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Amazing Benefits of Broccoli (+5 Refreshing Recipes)

Amazing Benefits of Broccoli (+5 Refreshing Recipes)

Ever wonder why mom always nagged you to “eat your broccoli”? Many kids — and adults! — see broccoli as a sort of punishment, but the fact is that it is one of the healthiest vegetables you can eat. And if you prepare it the right way, it is also one of the most delicious! Let’s explore the side of broccoli you never knew about — and discover the incredible dishes you can use it to make.

1. Broccoli Helps Achieve Beautiful Skin

Gorgeous, healthy skin is not just achieved through moisturizers and toners: it starts from the inside out and is based on a healthy diet. Broccoli is rich in a combination of vitamins A, C and E which, together, can help reverse skin damage from exposure to pollution or the sun, improve skin texture and reduce wrinkles and keep your skin looking healthy and youthful due to supporting the formation of collagen.

2. Broccoli Treats Vitamin D Deficiency

Vitamin D deficiency is a much more widespread problem than people think — and diet can make a big difference in helping to treat this condition.  Broccoli is high in both vitamin A and K, which makes it easier for the body to absorb vitamin D itself.

3. Broccoli Promotes Heart Health

Heart health is a major concern for people nowadays — and rightly so.  Broccoli helps to promote the health of the heart in several ways. It is high in soluble fiber, which reduces high cholesterol levels. At the same time, the sulfur-containing compounds in broccoli help to strengthen the blood vessels which support the heart.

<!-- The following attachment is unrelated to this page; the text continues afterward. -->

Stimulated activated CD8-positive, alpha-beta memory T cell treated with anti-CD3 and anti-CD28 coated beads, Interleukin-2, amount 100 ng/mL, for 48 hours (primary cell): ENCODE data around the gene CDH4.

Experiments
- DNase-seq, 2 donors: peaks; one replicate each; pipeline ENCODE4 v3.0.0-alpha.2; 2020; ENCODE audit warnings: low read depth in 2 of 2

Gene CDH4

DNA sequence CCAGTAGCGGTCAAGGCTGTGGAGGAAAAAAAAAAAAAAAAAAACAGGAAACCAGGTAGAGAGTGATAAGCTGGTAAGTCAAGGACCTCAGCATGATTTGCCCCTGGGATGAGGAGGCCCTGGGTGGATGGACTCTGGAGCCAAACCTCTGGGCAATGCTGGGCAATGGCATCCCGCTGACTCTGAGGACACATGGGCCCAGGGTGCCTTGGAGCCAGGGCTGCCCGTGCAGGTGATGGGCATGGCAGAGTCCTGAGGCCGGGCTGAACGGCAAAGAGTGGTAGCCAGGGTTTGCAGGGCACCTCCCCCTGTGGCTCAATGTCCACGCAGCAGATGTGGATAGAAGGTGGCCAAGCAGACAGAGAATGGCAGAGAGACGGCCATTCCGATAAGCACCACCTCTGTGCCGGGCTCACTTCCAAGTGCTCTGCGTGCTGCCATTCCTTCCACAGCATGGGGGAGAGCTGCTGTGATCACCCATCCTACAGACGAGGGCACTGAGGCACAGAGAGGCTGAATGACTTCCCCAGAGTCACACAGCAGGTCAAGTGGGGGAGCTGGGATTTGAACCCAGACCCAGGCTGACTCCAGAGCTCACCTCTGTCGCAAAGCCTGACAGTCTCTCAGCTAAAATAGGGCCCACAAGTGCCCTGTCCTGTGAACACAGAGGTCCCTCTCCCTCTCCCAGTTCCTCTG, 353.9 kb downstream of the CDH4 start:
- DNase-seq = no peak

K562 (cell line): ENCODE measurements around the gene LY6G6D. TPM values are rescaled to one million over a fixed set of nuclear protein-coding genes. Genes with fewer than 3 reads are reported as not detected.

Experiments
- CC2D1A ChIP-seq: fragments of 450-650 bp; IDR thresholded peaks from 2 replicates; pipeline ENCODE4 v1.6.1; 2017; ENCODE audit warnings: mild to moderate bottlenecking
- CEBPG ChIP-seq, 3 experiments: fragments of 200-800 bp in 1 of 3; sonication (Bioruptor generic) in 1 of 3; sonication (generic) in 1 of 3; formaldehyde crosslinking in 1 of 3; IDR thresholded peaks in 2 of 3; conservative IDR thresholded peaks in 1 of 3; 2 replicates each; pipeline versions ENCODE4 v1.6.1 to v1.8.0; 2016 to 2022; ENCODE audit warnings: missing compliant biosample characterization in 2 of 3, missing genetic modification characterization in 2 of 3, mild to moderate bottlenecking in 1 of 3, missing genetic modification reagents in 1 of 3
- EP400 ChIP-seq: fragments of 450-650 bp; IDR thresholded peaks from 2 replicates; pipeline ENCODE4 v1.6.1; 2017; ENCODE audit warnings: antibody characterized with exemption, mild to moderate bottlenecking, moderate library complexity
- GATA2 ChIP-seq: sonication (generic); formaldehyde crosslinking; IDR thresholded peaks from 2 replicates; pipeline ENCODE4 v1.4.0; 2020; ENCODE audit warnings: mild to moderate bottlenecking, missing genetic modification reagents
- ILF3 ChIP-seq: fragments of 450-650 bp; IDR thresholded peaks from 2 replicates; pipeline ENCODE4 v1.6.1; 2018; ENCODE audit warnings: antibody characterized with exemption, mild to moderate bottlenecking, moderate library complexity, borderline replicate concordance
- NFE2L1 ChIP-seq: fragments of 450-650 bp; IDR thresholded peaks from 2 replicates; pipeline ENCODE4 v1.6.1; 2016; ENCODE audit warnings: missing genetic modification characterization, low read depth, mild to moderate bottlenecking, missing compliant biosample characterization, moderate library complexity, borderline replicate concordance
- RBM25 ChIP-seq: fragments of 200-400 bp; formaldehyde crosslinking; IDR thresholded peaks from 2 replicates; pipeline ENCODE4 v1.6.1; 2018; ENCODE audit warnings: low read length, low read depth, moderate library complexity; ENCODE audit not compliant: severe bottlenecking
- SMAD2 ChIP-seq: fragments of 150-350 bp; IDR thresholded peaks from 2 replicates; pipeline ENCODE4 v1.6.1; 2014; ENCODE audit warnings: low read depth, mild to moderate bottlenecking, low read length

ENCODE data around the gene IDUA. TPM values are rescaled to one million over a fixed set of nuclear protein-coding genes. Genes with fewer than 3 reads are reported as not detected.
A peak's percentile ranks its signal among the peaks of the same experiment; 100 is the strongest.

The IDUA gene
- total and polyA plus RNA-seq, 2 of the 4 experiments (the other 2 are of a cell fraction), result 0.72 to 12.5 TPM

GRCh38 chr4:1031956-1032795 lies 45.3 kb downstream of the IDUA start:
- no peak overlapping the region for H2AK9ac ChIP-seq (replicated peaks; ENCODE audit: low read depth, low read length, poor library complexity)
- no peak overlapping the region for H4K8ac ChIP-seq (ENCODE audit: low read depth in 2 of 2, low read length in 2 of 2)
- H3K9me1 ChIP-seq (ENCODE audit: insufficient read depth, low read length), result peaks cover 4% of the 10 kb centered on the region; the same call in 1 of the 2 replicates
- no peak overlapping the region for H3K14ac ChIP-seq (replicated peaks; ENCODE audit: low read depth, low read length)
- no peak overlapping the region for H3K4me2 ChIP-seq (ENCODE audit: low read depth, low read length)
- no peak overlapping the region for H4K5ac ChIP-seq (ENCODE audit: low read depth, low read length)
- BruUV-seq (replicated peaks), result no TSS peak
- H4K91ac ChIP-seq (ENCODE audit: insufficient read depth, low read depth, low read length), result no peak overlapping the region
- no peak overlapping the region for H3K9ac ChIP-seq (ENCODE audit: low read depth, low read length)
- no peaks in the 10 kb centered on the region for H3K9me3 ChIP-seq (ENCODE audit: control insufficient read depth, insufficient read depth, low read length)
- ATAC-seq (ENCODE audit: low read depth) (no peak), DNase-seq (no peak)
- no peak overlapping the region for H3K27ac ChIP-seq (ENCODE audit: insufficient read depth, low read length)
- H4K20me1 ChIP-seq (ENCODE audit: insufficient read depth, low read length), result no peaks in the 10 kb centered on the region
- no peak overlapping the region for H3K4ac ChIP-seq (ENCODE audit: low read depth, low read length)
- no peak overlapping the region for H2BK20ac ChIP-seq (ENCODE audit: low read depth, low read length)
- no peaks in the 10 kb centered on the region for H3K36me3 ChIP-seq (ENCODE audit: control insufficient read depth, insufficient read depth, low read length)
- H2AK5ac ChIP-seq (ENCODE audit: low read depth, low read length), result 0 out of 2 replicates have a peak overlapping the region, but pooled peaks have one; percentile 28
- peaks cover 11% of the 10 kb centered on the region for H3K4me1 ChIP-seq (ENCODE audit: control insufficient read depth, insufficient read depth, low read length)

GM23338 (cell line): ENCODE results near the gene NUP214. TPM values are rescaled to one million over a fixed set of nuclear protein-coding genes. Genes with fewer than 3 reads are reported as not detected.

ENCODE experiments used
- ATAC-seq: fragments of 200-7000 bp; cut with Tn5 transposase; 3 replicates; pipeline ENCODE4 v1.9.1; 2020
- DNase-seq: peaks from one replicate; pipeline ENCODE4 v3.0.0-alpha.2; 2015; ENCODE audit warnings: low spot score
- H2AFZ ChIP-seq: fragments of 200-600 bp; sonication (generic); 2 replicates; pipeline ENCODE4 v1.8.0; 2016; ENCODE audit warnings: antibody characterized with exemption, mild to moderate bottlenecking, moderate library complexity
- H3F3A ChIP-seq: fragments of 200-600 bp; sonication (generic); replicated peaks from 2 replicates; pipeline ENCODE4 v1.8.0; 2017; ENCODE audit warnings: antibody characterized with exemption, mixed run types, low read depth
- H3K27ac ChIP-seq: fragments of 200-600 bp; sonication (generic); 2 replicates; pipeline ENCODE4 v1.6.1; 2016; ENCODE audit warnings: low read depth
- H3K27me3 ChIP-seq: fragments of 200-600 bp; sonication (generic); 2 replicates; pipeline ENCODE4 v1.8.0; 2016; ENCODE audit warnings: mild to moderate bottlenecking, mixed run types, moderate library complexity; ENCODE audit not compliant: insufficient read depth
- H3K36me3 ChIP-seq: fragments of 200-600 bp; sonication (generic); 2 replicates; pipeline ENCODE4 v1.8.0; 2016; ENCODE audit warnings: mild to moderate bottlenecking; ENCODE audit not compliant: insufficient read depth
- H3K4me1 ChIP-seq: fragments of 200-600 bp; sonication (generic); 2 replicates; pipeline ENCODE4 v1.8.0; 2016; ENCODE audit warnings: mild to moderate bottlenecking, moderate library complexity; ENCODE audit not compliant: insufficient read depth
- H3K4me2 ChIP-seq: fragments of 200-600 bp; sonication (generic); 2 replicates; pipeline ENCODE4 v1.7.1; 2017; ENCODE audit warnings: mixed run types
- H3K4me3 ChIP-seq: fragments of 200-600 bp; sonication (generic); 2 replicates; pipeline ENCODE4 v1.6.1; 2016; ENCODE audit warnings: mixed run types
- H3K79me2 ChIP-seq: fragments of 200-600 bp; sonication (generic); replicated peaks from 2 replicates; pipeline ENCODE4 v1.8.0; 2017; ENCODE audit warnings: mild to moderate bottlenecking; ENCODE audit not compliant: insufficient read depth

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4. Broccoli Reduces Allergy Symptoms

Sick of the runny nose, itchy eyes, and sinus headaches that go along with an allergic reaction?  A diet that includes broccoli can help.  Broccoli is rich in a compound called kaempferol which reduces the irritation and inflammation of allergy symptoms. Because of this, broccoli is considered to be part of a hypoallergenic eating plan to manage allergies naturally.

5. Broccoli Boosts Your Whole Digestive System

Constipation? Heart burn?  These problems can be a thing of the past if you eat broccoli on a regular basis. The fiber is the key here: it can bulk up stools and make them easier to pass, reducing your chances of getting constipated, but also makes the whole process of digestion easier so that it is less likely that you will suffer from heartburn, sour stomach or other common problems.

6. Broccoli Reduces Cancer Risk

Cancer is a major concern for anyone wanting to stay healthy. Broccoli, however, can be part of a cancer-fighting diet: it contains a compound called sulforaphane, which multiple studies have found can reduce the risk of several different forms of cancer, including cancer of the colon, lung, pancreas and esophagus.

7. Broccoli Helps with Weight Loss

Any dieter knows what a challenge it can be to shed those excess pounds once you have put them on.  But knowing which foods to choose can help you to eat smart and make it easier to achieve your weight loss goals.  Broccoli is an ideal food for this – a cup of it is only 31 calories, but it is loaded with fiber to help curb your appetite and feel full even when you eat less.

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8. Broccoli Strengthens Your Bones

Weakened bones — usually due to a condition called osteoporosis — is a major problems as women get older, especially after they reach menopause, when hormone changes can leach minerals from the bones and increase the risk of fractures.  Eating broccoli is a great way to help prevent this, with a combination of calcium and vitamin K that can keep bones healthy and strong.